In discussing that reality, Morrison puts one foot up as he leans against his desk, ever workmanlike, and throws candied optimism at his pretend audience. The job figures have been excellent; and the legislation reducing the company tax rate for small and medium businesses to 25 percent has been passed. “We’re just gettin’ on with it.” Except in areas where he is not, a point that Phelps hammered home during her campaign.
The Canberra bubble is vogue for politicians watching the rapid demise of their job prospects.
“Outside the Canberra bubble,” tweeted Nationals MP Darren Chester back in August, “there’s 25 million Australians dealing with real issues today. I’m appalled and bitterly disappointed with the events in Parliament House today.”
Chester could not wait to return to Gippsland “and spend time with some normal people.” Notably, his own party is considering going the way of the Liberals in what will feature the beheading of yet another leader in federal politics, this time the cadaverous pale-sheeted Michael McCormack. His own reality – survival before the bull of Barnaby Joyce’s next charge – is to increase his credentials by bribing the electorate: some 16 projects funded by the $272 million regional growth fund.
The gruesome reality for “Scomo” is that Shorten need merely hibernate till the next federal election, a bear waiting nature’s call to awake and feed. Forget dull, data heavy policy announcements, the yawn promoting press conferences, the debates that induce both soporific tendencies and amnesia. Forget the sloganeering from ALP President Wayne Swan, who boasts that the current cohort has the most comprehensive suite of policies any opposition has ever had. Perhaps, and here the Labor Party have form, the suicidal impulse that seems to manifest a few weeks prior to an election, can be averted. This is a government that has been generous to a fault in gifting the opposition the next electoral victory.
Truth be told, Sharma was composed and chivalrous, even if he did feel, subsequently, that the former member of Wentworth might have done better. (A Turnbull letter of endorsement? A smile of approval?) Qualities of graciousness and sporting acknowledgment are alien in the modern Australian political scene, and it is perhaps appropriate that he was rehearsing for his repeat performance come 2019, when the Morrison government risks being buried without honours or much fanfare.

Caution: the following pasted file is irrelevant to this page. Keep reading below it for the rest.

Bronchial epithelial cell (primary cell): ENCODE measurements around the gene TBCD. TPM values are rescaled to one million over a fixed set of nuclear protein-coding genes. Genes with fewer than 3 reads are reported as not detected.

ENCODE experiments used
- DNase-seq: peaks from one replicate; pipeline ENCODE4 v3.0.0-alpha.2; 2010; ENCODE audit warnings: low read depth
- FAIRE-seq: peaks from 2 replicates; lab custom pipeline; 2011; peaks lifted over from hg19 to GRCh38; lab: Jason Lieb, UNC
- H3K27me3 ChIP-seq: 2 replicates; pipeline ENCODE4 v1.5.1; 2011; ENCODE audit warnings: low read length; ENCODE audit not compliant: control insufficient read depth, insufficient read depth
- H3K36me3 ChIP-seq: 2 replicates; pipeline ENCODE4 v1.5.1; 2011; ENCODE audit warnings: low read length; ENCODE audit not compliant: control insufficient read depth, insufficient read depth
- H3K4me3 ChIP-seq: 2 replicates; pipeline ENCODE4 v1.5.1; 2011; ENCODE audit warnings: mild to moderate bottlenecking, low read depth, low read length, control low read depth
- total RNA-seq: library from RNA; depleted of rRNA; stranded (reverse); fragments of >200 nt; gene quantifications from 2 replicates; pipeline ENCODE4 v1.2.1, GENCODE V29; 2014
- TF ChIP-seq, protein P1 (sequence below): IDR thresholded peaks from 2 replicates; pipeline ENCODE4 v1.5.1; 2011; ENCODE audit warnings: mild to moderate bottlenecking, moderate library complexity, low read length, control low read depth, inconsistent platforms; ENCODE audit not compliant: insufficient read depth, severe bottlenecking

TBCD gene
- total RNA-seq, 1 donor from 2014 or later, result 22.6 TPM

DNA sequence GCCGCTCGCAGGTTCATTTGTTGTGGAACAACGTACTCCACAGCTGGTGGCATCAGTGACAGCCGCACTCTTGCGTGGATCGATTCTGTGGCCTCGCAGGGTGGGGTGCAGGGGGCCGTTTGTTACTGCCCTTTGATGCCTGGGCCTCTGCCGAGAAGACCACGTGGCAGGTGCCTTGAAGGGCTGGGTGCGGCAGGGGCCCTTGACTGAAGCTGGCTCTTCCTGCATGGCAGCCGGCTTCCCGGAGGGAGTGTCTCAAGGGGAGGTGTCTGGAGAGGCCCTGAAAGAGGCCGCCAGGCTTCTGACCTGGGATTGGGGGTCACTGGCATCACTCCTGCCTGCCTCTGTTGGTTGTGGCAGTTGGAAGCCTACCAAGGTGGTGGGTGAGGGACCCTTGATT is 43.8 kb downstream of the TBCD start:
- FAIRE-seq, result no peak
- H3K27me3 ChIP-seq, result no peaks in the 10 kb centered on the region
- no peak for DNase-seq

No one needs to be romantic or even hopeful that this result will shatter the withering seal that is Canberra. Phelps is sincere enough to wish for a change in Australian politics, though it is clear that such desires can be misplaced. Canberra draws in fecund idealists and leaves them barren. It chews them, masticates over them, and spits out the undesirables. It also encourages the massacre of leaders in deranged orgies of bloodletting, witnessed by media spectators with ringside seats.
The current state of politics is corroded beyond recognition, picked bare by the party apparatchiks, focus group philosophy and a staleness that has turned many voters into the mould of apathy and disgust. Should the new member of Wentworth be firm, resolutely irritating for the voters of her seat, she would have at least taken that first step to make Parliament do something it has long ceased to do: be representative.
Dr. Binoy Kampmark was a Commonwealth Scholar at Selwyn College, Cambridge. He lectures at RMIT University, Melbourne. He is a frequent contributor to Global Research and Asia-Pacific Research. Email: [email protected]